Having explained to the whole church, but especially the Jewish followers of the Messiah, why the Torah cannot save us, Paul turns now to the joy of living in the Holy Spirit.  With the Spirit we can defeat sin more often; we can come closer to living the life we were created to live.

Paul Tillich, Witness of the Spirit, paraphrased.  This eighth chapter of Paul’s letter is like a hymn praising, in ecstatic words, the new reality which has appeared to him.  A Christian is one who participates in this new reality, that is, one who has the Spirit.  And if anyone does not have the Spirit of Christ,  he does not belong to Christ.  Flesh is the distortion of human nature, the abuse of its creativity.  He describes the will of flesh with a depth which cannot be equalled.  The natural man hates God and regards Him as the enemy, because He represents for man the law which he cannot reach, against which he struggles, and which, at the same time, he must acknowledge as good and true.

That is why Jesus is so important.  He connects us with God in a human way, a way we can understand, a way that seems to us to be natural.

Romans 8:26, In the same way, the Spirit helps us in our weakness. We do not know what we ought to pray for, but the Spirit himself intercedes for us with groans that words cannot express.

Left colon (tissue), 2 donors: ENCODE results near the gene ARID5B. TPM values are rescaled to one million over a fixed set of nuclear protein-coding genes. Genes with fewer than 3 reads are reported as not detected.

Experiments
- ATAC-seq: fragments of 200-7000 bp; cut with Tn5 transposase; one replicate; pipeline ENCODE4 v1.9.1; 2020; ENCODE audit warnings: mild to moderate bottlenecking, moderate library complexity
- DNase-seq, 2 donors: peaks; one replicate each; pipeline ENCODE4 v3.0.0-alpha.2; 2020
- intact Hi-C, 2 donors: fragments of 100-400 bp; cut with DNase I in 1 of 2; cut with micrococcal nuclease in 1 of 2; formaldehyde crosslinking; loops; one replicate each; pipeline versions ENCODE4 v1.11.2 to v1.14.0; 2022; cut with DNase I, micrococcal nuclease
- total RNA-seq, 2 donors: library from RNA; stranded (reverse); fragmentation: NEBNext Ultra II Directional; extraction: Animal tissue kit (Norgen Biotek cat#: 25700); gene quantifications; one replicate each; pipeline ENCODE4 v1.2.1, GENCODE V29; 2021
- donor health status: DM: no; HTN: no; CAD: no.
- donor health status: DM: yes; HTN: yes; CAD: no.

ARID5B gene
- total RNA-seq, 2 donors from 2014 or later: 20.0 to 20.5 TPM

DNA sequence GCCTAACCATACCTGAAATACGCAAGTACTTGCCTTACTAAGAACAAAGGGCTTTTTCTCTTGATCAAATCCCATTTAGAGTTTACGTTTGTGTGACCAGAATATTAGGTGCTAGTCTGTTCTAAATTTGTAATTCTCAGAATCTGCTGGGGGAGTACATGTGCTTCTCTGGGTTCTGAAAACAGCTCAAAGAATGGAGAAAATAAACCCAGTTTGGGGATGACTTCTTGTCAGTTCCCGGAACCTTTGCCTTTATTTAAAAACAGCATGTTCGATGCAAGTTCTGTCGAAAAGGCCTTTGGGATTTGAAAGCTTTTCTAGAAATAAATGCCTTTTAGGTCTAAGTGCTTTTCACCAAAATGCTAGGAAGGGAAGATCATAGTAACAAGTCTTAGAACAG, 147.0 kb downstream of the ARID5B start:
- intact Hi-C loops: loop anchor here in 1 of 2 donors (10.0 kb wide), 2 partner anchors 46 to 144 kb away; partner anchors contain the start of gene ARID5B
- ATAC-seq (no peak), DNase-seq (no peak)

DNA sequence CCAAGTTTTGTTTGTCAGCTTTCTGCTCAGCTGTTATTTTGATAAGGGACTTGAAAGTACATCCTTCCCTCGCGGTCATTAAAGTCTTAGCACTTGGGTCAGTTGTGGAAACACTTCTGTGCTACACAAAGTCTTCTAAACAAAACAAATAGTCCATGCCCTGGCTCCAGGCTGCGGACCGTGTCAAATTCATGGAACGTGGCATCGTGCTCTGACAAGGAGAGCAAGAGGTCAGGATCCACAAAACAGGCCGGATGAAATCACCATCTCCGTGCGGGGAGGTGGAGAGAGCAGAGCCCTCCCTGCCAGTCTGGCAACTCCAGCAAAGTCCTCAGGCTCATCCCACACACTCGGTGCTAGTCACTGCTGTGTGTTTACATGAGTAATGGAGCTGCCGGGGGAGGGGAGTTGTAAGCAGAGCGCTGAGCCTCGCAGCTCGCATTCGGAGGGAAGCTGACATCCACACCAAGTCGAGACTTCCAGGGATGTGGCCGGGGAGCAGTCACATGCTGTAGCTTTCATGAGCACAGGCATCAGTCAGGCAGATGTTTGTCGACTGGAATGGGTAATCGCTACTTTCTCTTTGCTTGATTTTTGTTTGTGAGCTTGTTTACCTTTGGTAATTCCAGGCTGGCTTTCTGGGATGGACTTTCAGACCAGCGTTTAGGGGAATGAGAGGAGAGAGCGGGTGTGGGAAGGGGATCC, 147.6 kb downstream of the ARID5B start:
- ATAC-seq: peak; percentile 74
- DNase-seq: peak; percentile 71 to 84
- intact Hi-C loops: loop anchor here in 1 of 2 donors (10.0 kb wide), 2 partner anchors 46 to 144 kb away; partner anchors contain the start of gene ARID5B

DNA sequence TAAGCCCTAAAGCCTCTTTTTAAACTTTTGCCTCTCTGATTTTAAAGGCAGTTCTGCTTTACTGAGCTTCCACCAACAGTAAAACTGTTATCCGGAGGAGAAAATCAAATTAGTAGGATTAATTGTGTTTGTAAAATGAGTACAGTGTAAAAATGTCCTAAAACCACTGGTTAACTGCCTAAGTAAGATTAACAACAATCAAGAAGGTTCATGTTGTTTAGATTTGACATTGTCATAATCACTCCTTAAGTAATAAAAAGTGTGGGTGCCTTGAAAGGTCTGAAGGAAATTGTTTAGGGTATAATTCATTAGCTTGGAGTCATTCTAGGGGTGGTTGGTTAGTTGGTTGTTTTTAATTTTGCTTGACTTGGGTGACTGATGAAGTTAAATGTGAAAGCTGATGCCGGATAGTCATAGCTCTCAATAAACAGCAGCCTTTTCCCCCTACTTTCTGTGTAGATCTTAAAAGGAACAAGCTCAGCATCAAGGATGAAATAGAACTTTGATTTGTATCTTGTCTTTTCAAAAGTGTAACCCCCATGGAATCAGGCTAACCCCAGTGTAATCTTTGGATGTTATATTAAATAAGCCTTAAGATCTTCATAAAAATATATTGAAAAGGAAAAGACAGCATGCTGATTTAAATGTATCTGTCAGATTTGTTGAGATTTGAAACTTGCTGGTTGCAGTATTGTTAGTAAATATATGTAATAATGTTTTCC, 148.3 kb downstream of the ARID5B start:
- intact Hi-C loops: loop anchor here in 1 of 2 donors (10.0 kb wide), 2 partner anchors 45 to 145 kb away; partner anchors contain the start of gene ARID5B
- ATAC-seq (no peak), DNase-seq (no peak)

From Paul Tillich, The Paradox of Prayer.  There are two main types of prayer, the fixed liturgical and the free spontaneous prayer.  Both of them show the truth of Paul’s assertion, that We do not know what we ought to pray.  

The liturgical churches which use classical formulas should ask themselves whether they do not prevent the people of our time from praying as they honestly can.  And the non-liturgical churches who give the freedom to make up prayers at any moment, should ask themselves whether they do not profane prayer and deprive it of its mystery.

The question is: can we pray at all?  According to Paul, it is humanly impossible.  We talk to someone who is closer to us than we are ourselves.  We tell him our darkest secrets, but he knows the secrets we will not even tell ourselves.

When we pray, it is God Himself who prays through us.  The Holy Spirit himself intercedes for us with groans that words cannot express.  Words, created by and used in our conscious life, are not the essence of prayer.  The essence of prayer is the act of God who is working in us and raises our whole being to Himself.